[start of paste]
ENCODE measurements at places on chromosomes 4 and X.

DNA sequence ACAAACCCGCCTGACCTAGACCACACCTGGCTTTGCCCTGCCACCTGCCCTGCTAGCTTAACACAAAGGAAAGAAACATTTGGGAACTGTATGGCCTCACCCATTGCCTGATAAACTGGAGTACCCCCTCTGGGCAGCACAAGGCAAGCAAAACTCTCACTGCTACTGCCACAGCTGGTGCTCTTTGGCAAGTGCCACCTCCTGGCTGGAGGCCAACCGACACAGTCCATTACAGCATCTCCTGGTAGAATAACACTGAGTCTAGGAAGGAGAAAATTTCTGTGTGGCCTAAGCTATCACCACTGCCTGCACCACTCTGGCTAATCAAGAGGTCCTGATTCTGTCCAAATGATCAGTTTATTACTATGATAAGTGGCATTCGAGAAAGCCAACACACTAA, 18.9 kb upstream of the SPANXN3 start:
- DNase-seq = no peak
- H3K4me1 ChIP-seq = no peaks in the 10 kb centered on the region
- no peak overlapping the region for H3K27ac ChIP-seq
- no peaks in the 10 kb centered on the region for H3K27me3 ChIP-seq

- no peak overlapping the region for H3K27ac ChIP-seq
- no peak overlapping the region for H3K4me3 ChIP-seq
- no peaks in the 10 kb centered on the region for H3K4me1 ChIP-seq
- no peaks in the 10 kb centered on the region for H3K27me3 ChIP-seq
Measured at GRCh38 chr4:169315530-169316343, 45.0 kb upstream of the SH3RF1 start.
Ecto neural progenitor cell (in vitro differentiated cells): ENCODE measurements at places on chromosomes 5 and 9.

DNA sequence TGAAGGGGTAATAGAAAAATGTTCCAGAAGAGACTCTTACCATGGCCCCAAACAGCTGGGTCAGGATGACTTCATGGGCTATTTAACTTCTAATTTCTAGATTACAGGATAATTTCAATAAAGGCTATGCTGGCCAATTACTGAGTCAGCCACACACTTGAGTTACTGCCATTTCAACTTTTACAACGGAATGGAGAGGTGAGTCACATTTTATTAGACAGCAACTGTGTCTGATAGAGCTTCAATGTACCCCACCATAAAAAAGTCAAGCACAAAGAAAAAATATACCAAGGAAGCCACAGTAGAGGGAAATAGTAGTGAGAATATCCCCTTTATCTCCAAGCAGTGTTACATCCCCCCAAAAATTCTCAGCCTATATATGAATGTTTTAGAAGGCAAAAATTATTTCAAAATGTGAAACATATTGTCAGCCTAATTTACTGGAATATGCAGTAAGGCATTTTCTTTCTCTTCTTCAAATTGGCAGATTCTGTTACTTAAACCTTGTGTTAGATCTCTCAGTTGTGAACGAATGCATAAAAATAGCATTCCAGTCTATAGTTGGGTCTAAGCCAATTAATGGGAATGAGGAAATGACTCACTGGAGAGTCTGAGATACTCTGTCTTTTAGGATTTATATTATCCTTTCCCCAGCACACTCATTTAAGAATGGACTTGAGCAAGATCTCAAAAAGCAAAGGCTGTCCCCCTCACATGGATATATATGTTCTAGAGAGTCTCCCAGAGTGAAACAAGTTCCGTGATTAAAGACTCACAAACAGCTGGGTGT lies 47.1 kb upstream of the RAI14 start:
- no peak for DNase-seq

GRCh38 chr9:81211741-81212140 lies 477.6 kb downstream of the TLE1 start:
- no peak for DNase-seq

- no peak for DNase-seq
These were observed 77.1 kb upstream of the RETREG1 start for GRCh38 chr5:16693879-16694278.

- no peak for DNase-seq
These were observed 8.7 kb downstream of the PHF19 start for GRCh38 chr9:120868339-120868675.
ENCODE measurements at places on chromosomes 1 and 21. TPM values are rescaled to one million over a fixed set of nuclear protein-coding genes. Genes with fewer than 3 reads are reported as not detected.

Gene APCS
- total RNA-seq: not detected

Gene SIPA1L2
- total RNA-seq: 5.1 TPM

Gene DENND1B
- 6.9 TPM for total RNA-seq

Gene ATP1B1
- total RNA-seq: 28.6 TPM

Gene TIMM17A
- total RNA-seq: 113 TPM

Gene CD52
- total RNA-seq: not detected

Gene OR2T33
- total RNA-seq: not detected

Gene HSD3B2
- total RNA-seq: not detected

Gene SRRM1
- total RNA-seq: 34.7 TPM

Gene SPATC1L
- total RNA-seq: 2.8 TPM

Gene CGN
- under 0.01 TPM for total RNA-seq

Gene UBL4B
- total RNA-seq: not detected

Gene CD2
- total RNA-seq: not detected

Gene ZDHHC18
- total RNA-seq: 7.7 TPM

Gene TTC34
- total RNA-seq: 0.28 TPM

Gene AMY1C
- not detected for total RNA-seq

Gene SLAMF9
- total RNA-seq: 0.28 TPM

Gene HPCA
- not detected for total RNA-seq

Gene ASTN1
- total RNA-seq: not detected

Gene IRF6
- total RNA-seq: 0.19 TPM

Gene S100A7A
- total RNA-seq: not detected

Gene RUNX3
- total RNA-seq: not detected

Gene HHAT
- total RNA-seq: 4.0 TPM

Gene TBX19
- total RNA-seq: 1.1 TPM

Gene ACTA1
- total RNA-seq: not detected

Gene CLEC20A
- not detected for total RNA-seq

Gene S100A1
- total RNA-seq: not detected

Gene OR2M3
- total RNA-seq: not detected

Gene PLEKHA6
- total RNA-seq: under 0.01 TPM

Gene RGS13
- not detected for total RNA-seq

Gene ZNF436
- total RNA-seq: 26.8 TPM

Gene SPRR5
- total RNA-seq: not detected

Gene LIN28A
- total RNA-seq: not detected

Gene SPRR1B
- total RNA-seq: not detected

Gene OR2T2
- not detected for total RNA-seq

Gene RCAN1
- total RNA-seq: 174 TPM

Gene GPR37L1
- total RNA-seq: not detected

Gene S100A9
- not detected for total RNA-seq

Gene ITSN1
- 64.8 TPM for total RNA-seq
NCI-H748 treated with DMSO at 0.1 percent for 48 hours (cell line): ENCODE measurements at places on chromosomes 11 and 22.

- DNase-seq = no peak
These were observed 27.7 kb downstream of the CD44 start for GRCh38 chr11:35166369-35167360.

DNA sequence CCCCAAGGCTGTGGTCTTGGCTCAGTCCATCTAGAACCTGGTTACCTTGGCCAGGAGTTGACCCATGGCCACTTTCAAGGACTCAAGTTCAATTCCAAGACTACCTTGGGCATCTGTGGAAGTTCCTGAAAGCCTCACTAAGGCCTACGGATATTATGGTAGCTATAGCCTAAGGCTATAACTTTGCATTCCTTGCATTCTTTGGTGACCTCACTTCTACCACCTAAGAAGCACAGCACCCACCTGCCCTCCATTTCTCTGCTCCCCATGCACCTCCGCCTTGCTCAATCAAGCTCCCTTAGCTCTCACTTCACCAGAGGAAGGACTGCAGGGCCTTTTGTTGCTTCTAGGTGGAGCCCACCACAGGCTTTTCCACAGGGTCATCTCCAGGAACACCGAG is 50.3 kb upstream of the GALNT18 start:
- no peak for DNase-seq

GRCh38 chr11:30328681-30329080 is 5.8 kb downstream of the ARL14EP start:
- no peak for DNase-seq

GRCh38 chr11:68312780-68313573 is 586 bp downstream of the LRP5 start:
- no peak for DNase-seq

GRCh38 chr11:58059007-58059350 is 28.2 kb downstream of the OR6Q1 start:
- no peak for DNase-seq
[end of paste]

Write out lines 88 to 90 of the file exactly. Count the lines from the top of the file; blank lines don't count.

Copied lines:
Gene SPRR1B
- total RNA-seq: not detected

Gene OR2T2